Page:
With the summer storm and firework season approaching, it is important to be able to recognize any signs your pet is exhibiting that may indicate they have a fear of loud noises. It is also significant to understand their behavior and know what you can do to help them.


When your pet is anxious about loud noises they can exhibit many different signs that can range from mild to severe. If you see your pet exhibiting any of the following signs, it is a good indicator they are anxious and may need some support:
⦁ Shaking and clinging to you
⦁ Panting more than usual
⦁ Pacing and circling
⦁ Whining and barking
⦁ Urinating/Defecating
⦁ Hiding or exhibiting escaping behavior
⦁ Destructive behavior such as chewing

Each pet is different and will react in their own unique way. Some pets are able to tolerate loud noises as long as they are next to their owner. The pet may just pant a little more than usual, while some pets may exhibit extreme panic behavior such as running away.

 Paws to consider: Fear of loud noises can affect any pet but it is more common in dogs.


There have not been many studies done to determine the actual reason why pets are fearful of loud noises, but it is more than likely a result, dogs in particular, of their very sensitive hearing and ability to hear at much higher frequencies than we do. When it comes to storms, pets are very intuitive creatures and are able to sense a change in barometric pressure and electrostatic disturbances. Also, the lightning and smells produced from a storm can disturb your pet just as much as thunder. It is important to remember that noise phobias do not necessarily just mean storms or fireworks; they can be associated with other loud noises such as gunshots, construction, loud car noises, or sounds from a television.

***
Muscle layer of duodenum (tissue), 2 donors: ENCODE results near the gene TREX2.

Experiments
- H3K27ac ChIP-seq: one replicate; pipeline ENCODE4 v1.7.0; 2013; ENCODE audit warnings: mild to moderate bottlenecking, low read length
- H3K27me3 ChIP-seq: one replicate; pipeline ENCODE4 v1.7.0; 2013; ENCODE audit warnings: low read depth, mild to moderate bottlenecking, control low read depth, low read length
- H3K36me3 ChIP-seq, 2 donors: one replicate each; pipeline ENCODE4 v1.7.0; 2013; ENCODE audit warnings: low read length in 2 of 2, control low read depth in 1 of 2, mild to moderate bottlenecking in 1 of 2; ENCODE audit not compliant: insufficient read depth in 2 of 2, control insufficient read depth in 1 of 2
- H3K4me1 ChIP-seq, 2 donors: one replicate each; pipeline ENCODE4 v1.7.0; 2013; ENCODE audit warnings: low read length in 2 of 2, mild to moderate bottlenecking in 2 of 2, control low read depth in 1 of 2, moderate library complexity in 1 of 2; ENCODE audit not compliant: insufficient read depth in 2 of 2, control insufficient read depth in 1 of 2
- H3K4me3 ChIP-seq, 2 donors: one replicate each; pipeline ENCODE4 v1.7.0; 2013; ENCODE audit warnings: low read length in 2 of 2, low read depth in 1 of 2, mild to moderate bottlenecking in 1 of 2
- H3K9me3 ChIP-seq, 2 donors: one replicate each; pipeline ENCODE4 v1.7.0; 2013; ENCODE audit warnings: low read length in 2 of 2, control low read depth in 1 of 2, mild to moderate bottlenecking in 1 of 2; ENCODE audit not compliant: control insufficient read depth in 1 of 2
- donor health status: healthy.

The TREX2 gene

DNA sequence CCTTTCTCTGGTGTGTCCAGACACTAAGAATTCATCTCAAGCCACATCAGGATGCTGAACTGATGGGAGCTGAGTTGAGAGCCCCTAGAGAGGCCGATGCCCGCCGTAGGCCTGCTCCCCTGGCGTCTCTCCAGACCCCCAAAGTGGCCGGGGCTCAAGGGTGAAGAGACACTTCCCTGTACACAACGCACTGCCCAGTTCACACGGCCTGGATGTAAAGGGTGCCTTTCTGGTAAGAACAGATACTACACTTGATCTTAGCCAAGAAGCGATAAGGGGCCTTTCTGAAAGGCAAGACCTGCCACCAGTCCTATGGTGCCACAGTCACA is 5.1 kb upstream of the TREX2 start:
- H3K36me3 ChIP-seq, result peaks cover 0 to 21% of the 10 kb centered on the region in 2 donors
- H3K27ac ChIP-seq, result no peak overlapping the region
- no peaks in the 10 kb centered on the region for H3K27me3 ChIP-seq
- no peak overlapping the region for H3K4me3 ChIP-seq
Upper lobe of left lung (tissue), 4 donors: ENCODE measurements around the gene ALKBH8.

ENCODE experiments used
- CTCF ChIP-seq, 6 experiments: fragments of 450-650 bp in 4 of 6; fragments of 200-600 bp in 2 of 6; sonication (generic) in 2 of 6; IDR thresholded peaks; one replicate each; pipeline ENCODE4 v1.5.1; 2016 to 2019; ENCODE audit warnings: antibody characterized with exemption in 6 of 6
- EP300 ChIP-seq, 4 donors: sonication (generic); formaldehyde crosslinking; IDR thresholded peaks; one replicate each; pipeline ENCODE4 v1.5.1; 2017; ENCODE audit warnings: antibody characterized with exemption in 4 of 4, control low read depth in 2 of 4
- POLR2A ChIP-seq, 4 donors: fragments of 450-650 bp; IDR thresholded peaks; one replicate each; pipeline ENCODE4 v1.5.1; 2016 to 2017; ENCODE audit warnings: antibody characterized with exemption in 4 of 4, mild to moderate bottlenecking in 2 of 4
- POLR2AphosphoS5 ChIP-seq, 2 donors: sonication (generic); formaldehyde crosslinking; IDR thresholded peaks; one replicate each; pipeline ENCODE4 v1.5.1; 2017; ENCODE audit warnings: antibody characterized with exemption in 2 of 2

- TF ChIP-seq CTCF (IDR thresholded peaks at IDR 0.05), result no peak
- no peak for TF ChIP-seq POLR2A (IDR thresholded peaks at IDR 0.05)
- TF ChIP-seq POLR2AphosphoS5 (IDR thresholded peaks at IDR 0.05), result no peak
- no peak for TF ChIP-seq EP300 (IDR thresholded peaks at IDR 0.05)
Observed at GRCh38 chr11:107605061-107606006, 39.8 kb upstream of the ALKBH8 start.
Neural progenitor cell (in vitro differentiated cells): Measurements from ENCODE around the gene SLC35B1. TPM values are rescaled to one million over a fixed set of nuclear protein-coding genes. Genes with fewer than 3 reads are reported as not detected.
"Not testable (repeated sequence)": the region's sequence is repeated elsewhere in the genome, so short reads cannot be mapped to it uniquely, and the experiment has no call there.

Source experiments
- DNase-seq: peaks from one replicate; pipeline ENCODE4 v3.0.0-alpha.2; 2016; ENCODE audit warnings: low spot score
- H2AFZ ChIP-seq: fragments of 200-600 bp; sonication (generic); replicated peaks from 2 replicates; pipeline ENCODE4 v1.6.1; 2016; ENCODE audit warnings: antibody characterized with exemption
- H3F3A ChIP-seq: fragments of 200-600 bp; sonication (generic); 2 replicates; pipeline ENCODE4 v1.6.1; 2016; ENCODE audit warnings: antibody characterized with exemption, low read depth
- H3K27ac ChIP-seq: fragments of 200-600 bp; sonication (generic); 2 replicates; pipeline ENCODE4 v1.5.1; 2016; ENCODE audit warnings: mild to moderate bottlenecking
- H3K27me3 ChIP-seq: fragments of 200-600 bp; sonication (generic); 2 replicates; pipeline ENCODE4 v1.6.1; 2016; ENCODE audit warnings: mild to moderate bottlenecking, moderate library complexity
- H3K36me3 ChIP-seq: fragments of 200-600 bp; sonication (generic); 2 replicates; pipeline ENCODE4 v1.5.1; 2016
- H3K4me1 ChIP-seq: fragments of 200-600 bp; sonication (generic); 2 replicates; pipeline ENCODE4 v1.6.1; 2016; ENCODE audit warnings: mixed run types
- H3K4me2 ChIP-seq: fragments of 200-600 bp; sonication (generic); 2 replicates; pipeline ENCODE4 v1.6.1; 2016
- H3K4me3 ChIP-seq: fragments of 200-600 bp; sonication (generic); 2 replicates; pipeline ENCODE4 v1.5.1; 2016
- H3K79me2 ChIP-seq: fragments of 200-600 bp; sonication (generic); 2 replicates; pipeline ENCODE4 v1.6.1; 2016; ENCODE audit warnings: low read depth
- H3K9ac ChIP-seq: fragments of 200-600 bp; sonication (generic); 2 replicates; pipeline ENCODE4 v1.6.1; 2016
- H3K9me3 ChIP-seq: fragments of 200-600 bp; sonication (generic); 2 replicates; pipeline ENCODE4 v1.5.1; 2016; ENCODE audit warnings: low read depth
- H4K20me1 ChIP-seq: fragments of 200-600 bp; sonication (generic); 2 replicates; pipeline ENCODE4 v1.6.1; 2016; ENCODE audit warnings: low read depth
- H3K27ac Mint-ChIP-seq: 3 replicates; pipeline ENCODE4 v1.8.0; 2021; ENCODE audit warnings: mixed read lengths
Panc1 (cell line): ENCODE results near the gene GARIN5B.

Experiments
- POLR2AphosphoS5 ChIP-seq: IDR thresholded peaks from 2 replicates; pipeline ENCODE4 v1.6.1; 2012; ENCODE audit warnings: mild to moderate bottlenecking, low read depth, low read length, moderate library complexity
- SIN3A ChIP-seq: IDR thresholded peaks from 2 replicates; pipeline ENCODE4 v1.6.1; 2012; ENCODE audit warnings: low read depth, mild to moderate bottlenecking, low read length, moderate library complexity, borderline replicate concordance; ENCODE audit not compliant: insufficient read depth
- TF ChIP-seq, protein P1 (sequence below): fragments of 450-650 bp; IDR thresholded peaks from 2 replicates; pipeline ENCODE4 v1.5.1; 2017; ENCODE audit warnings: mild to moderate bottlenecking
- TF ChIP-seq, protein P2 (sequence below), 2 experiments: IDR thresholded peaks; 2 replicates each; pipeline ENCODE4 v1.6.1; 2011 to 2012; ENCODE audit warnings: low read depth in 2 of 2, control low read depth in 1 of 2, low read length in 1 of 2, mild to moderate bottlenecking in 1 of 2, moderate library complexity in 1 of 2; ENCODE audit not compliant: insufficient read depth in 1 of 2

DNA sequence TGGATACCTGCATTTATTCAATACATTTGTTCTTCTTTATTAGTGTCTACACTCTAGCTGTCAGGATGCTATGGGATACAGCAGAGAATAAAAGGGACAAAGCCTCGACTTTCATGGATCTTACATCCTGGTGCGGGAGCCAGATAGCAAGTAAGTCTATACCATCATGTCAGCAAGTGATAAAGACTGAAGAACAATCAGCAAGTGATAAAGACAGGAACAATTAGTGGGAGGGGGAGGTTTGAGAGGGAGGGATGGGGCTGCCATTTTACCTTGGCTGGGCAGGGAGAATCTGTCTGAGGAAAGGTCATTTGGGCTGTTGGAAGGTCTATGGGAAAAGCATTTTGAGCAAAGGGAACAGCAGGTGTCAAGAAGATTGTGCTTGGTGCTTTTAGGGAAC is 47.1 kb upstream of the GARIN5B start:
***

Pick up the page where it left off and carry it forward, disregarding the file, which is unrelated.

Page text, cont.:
Paws to consider: Often times a fear can develop even if your pet has had not traumatic experiences associated with loud noises.


There are several ways to help ease your pets fear. If your pet is afraid of loud noises minimize their exposure to fireworks displays or avoid going into a storm. Some think that if a pet is continuously exposed to what they are afraid of, they will eventually be de-sensitized and the fear will go away. This is called flooding, which is inhumane and does not work.

You want to create a safe and comfortable place for your pet to be able to escape to. Preferably it would be an area with no windows and as quiet as possible. Make the area relaxing and familiar by including their favorite toys, bed, blankets, etc. Make sure this safe haven is accessible at all times and your pet has the option to enter and exit as they please. If you lock your pet up during a time they are fearful they could potentially hurt themselves trying to escape.

There is also a wide range of products available to help manage your pets fear. Two that we recommend are Feliway and Adaptil. Both of these products work by releasing calming pheromones that mimic the pheromones their mother released when they were babies to help ease anxiety and fear and make them more comfortable. Both come in the form of a diffuser that plugs into your outlet or in a collar. Another product we recommend is the Thunder Shirt, which is a slightly compressive coat that provides comfort similar to swaddling an infant. If these types of tools do not work, you can talk with your veterinarian about possible behavior modifications or if necessary, discuss medical treatments if appropriate.

 Paws to consider: Like a child, you should never force your pet to do anything or be in a situation that might scare them.

This month we are offering a 10% discount on all Adaptil and Feliway products. Give us a call at 720-851-0820 today to get more information or just stop on by the clinic!

The Veterinary Center of Parker, Inc. is pawsitively excited to bring you Pet Tips & Advice. With each issue we hope to bring you a bit of information that you will find useful for you and your pet.

If you have questions, comments or suggestions please email: info@vcparker.net